Devinder Sharma writes: The cumulative impact of cattle rearing in Australia, transportation of cattle from the ranches down under to China, and the resulting greenhouse gas emissions alone is going to be enormous. And yet meat consumption has not been mentioned at Paris climate talks. The reason is simple. The western lifestyle has not to be disturbed.
Paris climate talks
This interactive graphic by Carbon Brief outlines and explaines all the fundamental components of the Paris climate deal. Among other issues, the graphic covers mitigation, adaptation, loss and damage, finance and transparency. It looks at the elements of the so-called “ambition mechanism”, the inclusion of a 1.5C aspirational target, the long-term goal, and much more.
Surya P. Sethi, India’s former Core Climate Negotiator, writes in The Wire: To those who say the Paris Accord “signals an end to the fossil fuel era”; I say please look at Bloomberg’s commodities page – fossil fuels are being produced in never before quantities and sold at the lowest ever prices in real terms.
Author and Post Carbon Institute founder Richard Heinberg writes: Here are nine critical issues to consider as we come away from COP21–because as media commentaries about whether the COP21 meetings were a success or a failure run their course, the burden falls on our shoulders to return to the hard work of fighting for, and implementing, the energy transition.
The figure quoted most often in climate change literature is a further warming of 0.6 ºC. This is unavoidable warming-in-the-pipeline, over and above the 1ºC rise the world has touched in 2015. This is not to minimise the political significance of the demand of 1.5 ºC, but to point out that it has already been breached.
Even if all emission pledges are fully implemented, temperature rise by 2100 will exceed 2oC, and may be in the range 3-4oC. The additional carbon space of 1,000 GtCO2 will fill by 2040, just 5 years later than had emissions continued in a business-as-usual manner. Clearly, the pledges are too little and have come too late.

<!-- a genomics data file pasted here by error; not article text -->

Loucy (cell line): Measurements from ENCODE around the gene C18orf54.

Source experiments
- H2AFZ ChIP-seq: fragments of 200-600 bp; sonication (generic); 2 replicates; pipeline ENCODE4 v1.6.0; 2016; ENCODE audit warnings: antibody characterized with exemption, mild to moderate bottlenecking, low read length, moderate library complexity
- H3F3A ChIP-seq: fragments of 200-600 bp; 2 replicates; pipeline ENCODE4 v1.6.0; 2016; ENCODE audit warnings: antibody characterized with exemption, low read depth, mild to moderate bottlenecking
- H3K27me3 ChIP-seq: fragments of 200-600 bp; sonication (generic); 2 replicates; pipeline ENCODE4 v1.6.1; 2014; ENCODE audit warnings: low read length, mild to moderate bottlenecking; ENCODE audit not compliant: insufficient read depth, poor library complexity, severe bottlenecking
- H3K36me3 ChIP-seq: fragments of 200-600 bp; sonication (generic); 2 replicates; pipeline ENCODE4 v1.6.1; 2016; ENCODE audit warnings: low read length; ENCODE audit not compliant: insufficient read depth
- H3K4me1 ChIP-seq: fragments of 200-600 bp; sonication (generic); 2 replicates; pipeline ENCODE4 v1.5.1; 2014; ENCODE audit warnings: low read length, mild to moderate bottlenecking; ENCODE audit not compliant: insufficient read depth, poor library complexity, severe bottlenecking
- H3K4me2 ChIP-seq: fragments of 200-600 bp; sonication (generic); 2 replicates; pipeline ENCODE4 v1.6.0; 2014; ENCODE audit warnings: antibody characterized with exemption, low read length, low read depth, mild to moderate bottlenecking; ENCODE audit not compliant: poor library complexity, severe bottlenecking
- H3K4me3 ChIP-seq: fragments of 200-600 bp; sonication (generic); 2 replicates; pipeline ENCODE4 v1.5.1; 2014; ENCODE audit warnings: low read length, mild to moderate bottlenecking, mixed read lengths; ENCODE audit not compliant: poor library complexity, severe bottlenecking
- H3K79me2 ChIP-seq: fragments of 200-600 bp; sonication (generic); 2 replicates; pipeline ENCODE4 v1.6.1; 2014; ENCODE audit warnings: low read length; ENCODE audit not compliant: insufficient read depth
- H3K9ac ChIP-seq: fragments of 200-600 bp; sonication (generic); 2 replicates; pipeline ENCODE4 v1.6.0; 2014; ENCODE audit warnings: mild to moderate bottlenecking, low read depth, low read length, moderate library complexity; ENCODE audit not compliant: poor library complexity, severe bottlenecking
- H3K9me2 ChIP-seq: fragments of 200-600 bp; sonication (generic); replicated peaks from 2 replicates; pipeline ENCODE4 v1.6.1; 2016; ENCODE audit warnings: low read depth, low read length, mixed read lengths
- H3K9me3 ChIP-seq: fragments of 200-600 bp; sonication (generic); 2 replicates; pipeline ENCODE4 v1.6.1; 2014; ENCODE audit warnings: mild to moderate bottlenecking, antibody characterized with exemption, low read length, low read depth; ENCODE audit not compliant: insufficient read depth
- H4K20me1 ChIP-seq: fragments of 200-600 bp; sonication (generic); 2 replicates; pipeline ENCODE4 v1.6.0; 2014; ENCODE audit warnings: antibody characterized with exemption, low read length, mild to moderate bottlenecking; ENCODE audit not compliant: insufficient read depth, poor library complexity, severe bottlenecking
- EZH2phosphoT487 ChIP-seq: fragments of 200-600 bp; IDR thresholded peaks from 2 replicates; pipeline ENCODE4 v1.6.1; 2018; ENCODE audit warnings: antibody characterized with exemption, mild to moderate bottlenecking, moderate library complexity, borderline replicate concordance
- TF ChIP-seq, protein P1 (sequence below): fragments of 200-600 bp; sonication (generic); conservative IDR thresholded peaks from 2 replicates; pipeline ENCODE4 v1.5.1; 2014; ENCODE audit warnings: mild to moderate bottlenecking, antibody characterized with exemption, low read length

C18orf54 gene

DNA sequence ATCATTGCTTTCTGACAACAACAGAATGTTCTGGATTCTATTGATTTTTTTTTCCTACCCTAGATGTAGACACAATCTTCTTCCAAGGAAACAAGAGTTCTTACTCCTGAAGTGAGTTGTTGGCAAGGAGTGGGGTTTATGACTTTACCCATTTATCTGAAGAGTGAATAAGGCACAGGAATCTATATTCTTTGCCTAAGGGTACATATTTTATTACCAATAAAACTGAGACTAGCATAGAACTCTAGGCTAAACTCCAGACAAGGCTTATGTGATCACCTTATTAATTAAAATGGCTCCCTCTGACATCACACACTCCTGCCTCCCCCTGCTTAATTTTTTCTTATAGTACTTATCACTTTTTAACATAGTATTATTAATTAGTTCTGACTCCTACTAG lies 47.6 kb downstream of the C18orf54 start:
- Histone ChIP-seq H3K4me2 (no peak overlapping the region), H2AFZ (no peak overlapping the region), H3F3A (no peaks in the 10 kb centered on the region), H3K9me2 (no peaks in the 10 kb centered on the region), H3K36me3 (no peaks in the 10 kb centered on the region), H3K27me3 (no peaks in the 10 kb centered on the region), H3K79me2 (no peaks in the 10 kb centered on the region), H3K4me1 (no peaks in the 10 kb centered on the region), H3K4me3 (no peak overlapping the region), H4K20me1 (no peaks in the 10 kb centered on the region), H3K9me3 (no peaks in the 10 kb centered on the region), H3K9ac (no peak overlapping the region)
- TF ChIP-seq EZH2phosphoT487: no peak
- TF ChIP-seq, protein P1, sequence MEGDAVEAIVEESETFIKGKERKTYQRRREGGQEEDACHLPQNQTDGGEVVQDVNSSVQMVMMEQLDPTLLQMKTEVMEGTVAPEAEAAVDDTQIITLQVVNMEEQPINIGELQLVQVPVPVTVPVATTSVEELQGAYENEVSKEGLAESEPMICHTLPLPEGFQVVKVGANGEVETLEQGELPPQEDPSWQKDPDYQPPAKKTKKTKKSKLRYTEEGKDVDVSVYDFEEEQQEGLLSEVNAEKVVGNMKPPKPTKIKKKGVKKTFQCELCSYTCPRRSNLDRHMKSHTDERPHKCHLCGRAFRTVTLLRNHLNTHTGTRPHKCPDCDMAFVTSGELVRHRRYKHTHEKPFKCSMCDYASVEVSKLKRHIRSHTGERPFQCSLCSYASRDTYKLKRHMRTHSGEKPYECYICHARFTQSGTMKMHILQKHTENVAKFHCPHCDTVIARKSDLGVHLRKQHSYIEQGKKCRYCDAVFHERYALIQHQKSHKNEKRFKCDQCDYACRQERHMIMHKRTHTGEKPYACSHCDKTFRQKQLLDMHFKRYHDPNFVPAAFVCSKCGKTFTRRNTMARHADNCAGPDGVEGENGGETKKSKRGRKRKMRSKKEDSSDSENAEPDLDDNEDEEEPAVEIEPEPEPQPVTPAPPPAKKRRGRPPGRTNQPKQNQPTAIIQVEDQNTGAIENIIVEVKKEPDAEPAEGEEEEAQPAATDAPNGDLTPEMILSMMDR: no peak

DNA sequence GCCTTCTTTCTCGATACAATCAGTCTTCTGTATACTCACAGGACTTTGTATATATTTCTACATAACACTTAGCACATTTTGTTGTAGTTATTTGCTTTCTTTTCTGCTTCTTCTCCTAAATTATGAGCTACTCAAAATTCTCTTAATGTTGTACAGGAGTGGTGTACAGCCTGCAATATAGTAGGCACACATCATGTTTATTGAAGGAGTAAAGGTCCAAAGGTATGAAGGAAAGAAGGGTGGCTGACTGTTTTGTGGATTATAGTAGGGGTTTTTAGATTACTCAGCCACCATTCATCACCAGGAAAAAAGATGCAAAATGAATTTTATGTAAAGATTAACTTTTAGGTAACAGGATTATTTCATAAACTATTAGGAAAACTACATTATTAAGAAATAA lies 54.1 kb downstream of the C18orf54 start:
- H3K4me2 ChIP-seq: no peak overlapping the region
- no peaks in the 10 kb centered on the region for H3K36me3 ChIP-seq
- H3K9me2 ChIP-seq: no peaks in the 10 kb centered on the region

The richest 10% of people produce half of Earth’s climate-harming fossil-fuel emissions, while the poorest half contribute a mere 10%, British charity Oxfam said in a report released Wednesday. “Rich, high emitters should be held accountable for their emissions, no matter where they live,” Oxfam climate policy head, Tim Gore, said in a recent statement.
Editorial cartoonists from around the world have been quick to capture the fault lines in the negotiations ‒ world leaders arriving in Paris in their gas-guzzling jets and SUVs, rich countries lecturing poor countries on climate action, the inability for political leaders to strike a climate consensus up till now. Here are the best picks.
The fragile framework A Nature comic examines the 25-year quest for a climate treaty. Can nations unite to save Earth’s climate? Richard Monastersky & Nick Sousanis, Nature Click on image to view comic MORE IN COMICS: Syria’s Climate-Fueled Conflict, In One Stunning Comic Strip Peak Oil: A Graphic Story
As climate risks grow worse, the dynamic adaptation gap for India could grow to $360 billion in finance and much more in technology. Nayantara Narayanan, Scroll.in As the 21st Conference of Parties on Climate Change gets underway in Paris, a major sticking point in the deliberations will be climate finance. India is leading the charge